Making advances that have the possibility to change the world is something research students only dream of, but a research team at USF led by Mike Zaworotko has developed a new, organic material that could revolutionize carbon capture technology.
Carbon capture technology has been catching on in recent years by creating a process by which carbon dioxide emitted and other greenhouse gases from large fossil fuel consumers can be funneled to a storage site, where it is less harmful to the environment.
Though previously the materials used for carbon capture were not highly effective as they were porous and collected of water, the new material allows for carbon capture to be more effective.
The production of the material occurred mainly at USF and went through intensive studying by a team of students and professors at King Abdullah University of Science and Technology in Saudi Arabia. The teams recently published their findings in Nature, an international weekly science journal.
Two years ago, then undergraduate Stephen Burd, along with graduate student Jason Perman, began working with Zaworotko to look at new compounds useful in capturing and bonding carbon atoms.
“We didn’t arrive to the new material overnight,” Burd said. “It was about a two-year process of experimenting with different materials and combinations of compounds.”
The previous materials presented an obstacle for the technology’s practical application because the water logging made the system less effective.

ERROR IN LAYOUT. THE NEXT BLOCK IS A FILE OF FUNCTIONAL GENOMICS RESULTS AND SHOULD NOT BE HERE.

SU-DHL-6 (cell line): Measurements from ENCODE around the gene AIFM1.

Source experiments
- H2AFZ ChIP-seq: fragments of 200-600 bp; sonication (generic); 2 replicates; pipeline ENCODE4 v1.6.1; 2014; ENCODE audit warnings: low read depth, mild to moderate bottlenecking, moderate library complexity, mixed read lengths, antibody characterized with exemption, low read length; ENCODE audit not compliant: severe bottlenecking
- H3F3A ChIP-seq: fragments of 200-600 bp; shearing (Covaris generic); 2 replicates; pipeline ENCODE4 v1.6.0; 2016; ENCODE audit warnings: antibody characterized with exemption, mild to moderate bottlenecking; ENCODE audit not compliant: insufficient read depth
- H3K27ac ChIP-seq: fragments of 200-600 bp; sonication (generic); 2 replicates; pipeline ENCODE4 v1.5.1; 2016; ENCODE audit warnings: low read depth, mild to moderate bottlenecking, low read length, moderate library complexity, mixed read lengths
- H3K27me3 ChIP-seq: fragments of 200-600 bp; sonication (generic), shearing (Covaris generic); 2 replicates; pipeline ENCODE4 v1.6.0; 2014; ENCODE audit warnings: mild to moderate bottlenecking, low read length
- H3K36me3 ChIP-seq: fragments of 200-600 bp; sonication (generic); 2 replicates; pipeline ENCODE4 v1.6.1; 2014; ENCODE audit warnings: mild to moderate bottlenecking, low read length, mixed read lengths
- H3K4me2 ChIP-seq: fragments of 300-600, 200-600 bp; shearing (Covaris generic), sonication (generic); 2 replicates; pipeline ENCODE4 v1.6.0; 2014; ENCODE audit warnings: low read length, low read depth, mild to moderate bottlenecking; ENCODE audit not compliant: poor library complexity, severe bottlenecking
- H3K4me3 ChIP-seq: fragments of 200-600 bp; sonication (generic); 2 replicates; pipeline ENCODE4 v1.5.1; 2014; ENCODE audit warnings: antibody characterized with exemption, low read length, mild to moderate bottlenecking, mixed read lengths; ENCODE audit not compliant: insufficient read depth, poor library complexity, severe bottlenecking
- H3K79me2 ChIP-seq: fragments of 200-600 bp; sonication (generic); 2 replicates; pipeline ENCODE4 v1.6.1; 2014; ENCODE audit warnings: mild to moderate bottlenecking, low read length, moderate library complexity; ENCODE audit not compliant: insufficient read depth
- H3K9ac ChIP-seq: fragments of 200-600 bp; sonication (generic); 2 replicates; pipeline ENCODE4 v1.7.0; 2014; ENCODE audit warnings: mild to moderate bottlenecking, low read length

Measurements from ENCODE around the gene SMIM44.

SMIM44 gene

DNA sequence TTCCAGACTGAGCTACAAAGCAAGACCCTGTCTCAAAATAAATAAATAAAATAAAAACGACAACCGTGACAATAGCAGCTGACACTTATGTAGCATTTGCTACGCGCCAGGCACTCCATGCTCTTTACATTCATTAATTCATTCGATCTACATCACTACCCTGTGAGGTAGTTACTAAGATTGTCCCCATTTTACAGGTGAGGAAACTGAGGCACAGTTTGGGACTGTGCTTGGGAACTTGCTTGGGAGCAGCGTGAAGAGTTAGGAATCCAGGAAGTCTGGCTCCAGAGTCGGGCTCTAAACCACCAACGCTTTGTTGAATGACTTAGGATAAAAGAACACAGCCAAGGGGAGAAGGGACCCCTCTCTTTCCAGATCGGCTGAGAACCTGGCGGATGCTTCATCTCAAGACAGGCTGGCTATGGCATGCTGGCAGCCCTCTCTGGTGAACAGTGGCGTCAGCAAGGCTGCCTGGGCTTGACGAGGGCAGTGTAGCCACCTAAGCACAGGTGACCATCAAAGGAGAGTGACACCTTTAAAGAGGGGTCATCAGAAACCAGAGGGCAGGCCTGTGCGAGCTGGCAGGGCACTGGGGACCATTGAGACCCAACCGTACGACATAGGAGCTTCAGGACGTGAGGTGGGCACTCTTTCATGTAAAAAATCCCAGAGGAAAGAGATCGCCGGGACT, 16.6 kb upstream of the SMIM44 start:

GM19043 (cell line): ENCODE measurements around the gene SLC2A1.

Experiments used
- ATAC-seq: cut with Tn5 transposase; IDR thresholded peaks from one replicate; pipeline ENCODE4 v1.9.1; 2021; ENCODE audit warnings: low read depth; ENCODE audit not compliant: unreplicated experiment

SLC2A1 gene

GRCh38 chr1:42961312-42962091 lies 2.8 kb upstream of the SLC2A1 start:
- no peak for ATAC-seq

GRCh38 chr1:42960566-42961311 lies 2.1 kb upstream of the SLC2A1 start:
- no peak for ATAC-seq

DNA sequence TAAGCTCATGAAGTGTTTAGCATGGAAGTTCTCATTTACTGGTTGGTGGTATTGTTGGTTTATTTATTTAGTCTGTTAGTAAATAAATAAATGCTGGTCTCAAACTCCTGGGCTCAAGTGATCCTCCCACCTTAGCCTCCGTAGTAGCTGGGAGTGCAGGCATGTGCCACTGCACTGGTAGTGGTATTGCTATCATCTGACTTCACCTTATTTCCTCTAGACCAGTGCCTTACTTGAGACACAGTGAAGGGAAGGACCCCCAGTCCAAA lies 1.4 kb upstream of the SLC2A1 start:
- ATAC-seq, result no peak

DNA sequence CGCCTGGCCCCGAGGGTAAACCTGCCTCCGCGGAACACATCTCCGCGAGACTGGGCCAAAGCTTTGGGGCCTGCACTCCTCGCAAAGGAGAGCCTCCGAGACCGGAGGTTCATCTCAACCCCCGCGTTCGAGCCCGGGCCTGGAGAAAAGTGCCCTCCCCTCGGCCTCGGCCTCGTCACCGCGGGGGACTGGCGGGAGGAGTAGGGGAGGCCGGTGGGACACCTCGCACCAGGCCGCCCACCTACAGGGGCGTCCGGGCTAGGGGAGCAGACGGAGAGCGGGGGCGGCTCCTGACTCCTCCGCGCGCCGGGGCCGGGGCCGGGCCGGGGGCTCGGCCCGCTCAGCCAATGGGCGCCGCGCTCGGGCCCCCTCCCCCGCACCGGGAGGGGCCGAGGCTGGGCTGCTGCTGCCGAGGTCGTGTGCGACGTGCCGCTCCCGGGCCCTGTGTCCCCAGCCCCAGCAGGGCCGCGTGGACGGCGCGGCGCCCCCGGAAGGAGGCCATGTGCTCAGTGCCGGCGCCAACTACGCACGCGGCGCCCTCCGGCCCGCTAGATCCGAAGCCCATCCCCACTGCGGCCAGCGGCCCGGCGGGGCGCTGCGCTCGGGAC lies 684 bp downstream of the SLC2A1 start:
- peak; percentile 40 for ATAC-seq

“You can think of the porous material almost like a sponge. If you design a sponge to suck up a certain chemical, but it also continues to take in water, then you have a problem,” Zoworotko said. “In short, we have been able to enhance carbon dioxide interactions at the same time we have reduced interactions with water.”
The real world application for this new material still remains to be seen.
“We’ve done all we can on the research side, but I am working with milligrams of this material in the lab. Producers would need literally tons of this stuff in order to use it industrially,” Zoworotko said.
However, tests in the lab have demonstrated the material may also be useful in the separation and purification of methane. Use of methane as an alternative fuel source has been a recent area of interest for researchers in green technology.
“As far as the chemistry and research is concerned, we’ve basically solved the problem,” Burd said. “Everything else comes down to whether companies will want to use carbon capture technology in their work.”
Burd said the team will continue to look at carbon capture for the near future, but plans to do more research into methane purification and storage.